WWIEM’s mission is to discover new diagnostics and therapeutics to improve patients’ outcomes through in-depth understanding of the mechanisms of disease.
Our work concentrates in areas of our current internationally recognized expertise including eye disease, respiratory disease and infectious diseases. We endeavour to find new ways to treat vascular complications of diabetes and, specifically, diabetic retinopathy; lung inflammatory diseases (asthma, chronic obstructive pulmonary disease (COPD), cystic fibrosis and acute respiratory distress syndrome), and to tackle the threat of antibiotic resistant infections. The fact that all these affect people’s health worldwide adds a global dimension and impact to our research in high, low and middle-income countries.
WWIEM research is organized in three research themes, Immunobiology and Microbes, Respiratory Medicine, and Vision and Vascular Medicine, in a non-hierarchical manner. Given that disease mechanisms are often shared within different areas, this approach has fostered collaboration within WWIEM and nurtured a multidisciplinary research ethos bridging different disciplines, from immunology to molecular and cellular cell biology and, importantly, to clinical research. This working model has allowed us to deliver high quality translational research.
Currently, WWIEM clinical academics are leading UK-wide clinical trials in ophthalmology and respiratory medicine that will change clinical practice. The fundamental biology oriented research, closely aligned with clinical investigations, has generated new means to reprogramme cells to analyse imprinted cellular changes imposed by diabetic disease, uncovered new molecules needed for regeneration of the central nervous system, discovered signalling pathways implicated in governing the growth of blood vessels, and revealed new pathways required to control bacterial and viral infections. This knowledge platform has phenomenal translational potential to develop new therapeutics in collaboration with industrial stakeholders, which will be tested in the health care setting via clinical trials (from phase I to phase III).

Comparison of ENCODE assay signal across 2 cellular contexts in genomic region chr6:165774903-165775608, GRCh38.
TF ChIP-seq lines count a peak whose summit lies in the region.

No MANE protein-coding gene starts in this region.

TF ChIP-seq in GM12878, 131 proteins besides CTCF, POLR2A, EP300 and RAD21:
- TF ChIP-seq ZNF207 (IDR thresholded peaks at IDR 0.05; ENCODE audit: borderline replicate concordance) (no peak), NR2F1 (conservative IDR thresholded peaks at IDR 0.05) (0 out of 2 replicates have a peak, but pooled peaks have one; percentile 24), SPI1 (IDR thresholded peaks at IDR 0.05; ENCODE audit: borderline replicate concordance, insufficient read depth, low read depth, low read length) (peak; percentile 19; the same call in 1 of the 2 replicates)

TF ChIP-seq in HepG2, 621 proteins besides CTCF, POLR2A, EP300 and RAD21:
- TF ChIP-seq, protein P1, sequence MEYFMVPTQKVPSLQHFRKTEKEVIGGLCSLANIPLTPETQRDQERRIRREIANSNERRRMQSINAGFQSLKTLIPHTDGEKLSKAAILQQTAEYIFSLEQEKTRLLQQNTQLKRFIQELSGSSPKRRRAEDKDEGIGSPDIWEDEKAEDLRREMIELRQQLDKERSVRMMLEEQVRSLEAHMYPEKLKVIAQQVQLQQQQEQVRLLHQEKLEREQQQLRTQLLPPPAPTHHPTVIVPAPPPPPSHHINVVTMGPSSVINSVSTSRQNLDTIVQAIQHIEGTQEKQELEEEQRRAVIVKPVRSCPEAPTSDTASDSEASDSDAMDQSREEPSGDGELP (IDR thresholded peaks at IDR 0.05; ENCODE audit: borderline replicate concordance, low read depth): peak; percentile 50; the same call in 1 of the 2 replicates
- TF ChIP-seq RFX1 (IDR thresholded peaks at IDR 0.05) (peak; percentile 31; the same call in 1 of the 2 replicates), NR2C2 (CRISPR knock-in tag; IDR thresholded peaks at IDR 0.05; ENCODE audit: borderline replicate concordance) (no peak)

The Institute is located in a state-of-the-art, £32 million facility which opened in 2015 following investment of £4.8 million through the Wellcome Wolfson Capital Awards Initiative. This facility underscores the strategic importance of the WWIEM within the University and provides an infrastructural framework for further enhancement of translational research in Belfast. It also enables partnership with the global biotechnology and pharmaceutical industries through collaborative research, strategic alliance, contract research and consultancy and makes a crucial contribution to local economic growth.
The future strategy for WWIEM keeps at its heart our focus on fundamental discovery research to improve the health and wellbeing of our society by translating our research findings. In doing so, we will embrace an Experimental Medicine approach, in which humans – and, where appropriate, translational models of research- will become the ultimate experimental subject. We envision that this focus will dramatically speed the translation of discoveries into the health system and will overcome current limitations due to the poor translation potential of discovery science undertaken in systems far from humans.